Tuesday, January 8, 2013

New Translation Tuesday: Many Musical Settings




"New Translation Tuesday" greetings to one and all. A few days ago, the following comment was submitted to Gotta Sing Gotta Pray:

Maybe it's been discussed in one of your posts previously, but what are your thoughts regarding the number of options now available for Mass Settings? I especially became aware of this as I was living at my parents house in the NW suburbs and not attending my own church. Decided to take the opportunity to visit other churches. What are the chances of you visiting a church where you know the mass setting? The one church I visited was using the Gloria from St. Ann, and Dan Schutte's Alleluia, Holy, Holy etc. Another church I attended for Christmas used the revised setting of the Mass of Light. Then I return to my church for the feast of the Holy Family to hear the Mass of Joy and Peace. I'm a musician, I have been involved in the liturgy. If I am feeling this way, what do visitors feel like? What about participation? I believe it's more of a challenge now with so many settings to choose from.

I think this musician poses some good questions. When I saw the sheer number of new and revised Mass settings that had been published (and continue to be published) with the new translation, I had some of the same sentiments. There are those who would say that the answer is simple: simply sing the chants from the Mass as found in the Missal. I think this is a fine idea, but most parishes, even maybe having learned the Mass chants, choose other settings for fesitive occasions like Christmas. And that has inevitably meant that there are many, many settings being sung at parishes around the country. Musicians need to exercise common sense when it comes to choosing settings for high feasts of the Church, paying close attention to the fact that there are visitors galore in our pews. Settings that rely on common melodic material throughout the Eucharistic Prayer, for example, can help the occasional Catholic feel somewhat at home within the prayer. It is important that we provide something that lets visitors know where they can find the acclamations: announcements before Mass about where they are located in a particular hymnal, missalette, or worship aid. Or perhaps we continue to provide Mass cards with the musical setting. I don't think it is a bad idea to make a little announcement toward the end of the preparation of the gifts, alerting people to the location of the music for the acclamations during the Eucharistic Prayer. Even if people have not sung the setting before, they will feel that the parish cares about their own participation.

Admittedly, we need much more time for things to settle. As a publisher, I have already seen some Masses soar in popularity and others not soar as high. Time will tell. Feel free to add your own comments.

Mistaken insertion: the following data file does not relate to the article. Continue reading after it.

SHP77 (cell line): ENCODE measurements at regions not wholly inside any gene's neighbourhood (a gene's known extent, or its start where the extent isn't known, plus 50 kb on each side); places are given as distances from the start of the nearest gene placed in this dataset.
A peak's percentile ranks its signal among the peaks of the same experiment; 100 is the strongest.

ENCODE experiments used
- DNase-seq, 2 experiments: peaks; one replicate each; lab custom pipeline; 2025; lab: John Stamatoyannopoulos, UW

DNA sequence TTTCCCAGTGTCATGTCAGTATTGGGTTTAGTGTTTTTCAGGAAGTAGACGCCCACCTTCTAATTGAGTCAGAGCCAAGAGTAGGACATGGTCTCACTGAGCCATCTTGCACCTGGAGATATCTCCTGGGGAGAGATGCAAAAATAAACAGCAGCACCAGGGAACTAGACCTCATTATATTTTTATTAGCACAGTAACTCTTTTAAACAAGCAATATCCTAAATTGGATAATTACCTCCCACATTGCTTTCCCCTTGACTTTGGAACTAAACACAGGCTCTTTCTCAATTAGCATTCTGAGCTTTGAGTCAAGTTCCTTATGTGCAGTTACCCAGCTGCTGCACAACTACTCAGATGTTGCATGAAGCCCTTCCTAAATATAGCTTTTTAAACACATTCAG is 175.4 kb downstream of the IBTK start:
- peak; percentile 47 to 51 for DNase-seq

Gotta sing. Gotta pray.

6 comments:

Christian Cosas said...

I think it'll be years before we reach some kind of equilibrium with Mass settings. Of revised settings, Mass of Creation is still king (but also still slightly confusing); Schutte's Mass of Christ the Savior and the Gokelman/Kauffman Mass of Renewal appear to have gained the most ground of the new settings.

I use the ICEL Missal chants for Lent, and I'm fairly certain that if I tried to use them longer than that, a majority of the people in my pews would revolt.

I don't mean to sound too cynical about this, but it seems like the popularity of these settings is tied more to marketing than it is to musical merit. This is not to say they're bad settings—I think every composer who's tried to tackle these rhythmically challenging, verbose texts should be commended for giving it the old college try. I do think that the publishers are caught in a quandary of trying to put the best settings out there for the Church while also pushing their own house composers.

For example: The only (ONLY!) Mass setting published across all three major Catholic music publishers' hymnals is Mass of Creation. This was obviously true even before the change, because of the ubiquity of MoC. But Steve Janco's excellent Mass of Wisdom (a WLP product) will probably never make an appearance in an OCP or GIA hymnal. I'd love to see the Liturgical Press Psallité Mass appear in something besides their own hymnals, but I doubt it.

Many music ministries are bound to a single publishing house because of small music budgets. I think that's tragic, considering the wealth of material across the board. I gleefully consider myself "publisher-agnostic" when I select music for the Masses at my church; we use an OCP hymnal, but I supplement tons of material from other publishers in a weekly disposable worship aid. Reprint licensing makes this expensive, but I think it's worth it. Not everybody has the freedom or the budget to do this, and that severely limits their repertoire—and their pool of Mass settings.